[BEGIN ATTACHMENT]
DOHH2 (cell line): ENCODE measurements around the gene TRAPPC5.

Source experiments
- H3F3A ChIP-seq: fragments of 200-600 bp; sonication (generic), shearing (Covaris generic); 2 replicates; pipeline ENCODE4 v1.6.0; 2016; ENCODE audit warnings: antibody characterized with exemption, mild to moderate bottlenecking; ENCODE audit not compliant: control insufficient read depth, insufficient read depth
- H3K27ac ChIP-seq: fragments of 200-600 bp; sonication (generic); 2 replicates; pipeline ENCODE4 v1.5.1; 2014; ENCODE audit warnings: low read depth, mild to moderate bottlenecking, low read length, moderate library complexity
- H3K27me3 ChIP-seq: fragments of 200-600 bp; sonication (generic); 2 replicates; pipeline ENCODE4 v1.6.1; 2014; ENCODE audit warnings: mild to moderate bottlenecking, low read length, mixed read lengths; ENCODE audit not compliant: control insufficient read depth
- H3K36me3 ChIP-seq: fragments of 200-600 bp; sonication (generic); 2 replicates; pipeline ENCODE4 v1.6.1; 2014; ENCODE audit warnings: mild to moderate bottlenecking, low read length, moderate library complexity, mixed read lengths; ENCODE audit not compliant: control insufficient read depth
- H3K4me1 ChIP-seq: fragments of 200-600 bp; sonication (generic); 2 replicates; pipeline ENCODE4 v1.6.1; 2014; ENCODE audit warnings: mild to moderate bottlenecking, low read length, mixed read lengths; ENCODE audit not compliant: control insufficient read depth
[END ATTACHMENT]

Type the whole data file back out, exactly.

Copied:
DOHH2 (cell line): ENCODE measurements around the gene TRAPPC5.

Source experiments
- H3F3A ChIP-seq: fragments of 200-600 bp; sonication (generic), shearing (Covaris generic); 2 replicates; pipeline ENCODE4 v1.6.0; 2016; ENCODE audit warnings: antibody characterized with exemption, mild to moderate bottlenecking; ENCODE audit not compliant: control insufficient read depth, insufficient read depth
- H3K27ac ChIP-seq: fragments of 200-600 bp; sonication (generic); 2 replicates; pipeline ENCODE4 v1.5.1; 2014; ENCODE audit warnings: low read depth, mild to moderate bottlenecking, low read length, moderate library complexity
- H3K27me3 ChIP-seq: fragments of 200-600 bp; sonication (generic); 2 replicates; pipeline ENCODE4 v1.6.1; 2014; ENCODE audit warnings: mild to moderate bottlenecking, low read length, mixed read lengths; ENCODE audit not compliant: control insufficient read depth
- H3K36me3 ChIP-seq: fragments of 200-600 bp; sonication (generic); 2 replicates; pipeline ENCODE4 v1.6.1; 2014; ENCODE audit warnings: mild to moderate bottlenecking, low read length, moderate library complexity, mixed read lengths; ENCODE audit not compliant: control insufficient read depth
- H3K4me1 ChIP-seq: fragments of 200-600 bp; sonication (generic); 2 replicates; pipeline ENCODE4 v1.6.1; 2014; ENCODE audit warnings: mild to moderate bottlenecking, low read length, mixed read lengths; ENCODE audit not compliant: control insufficient read depth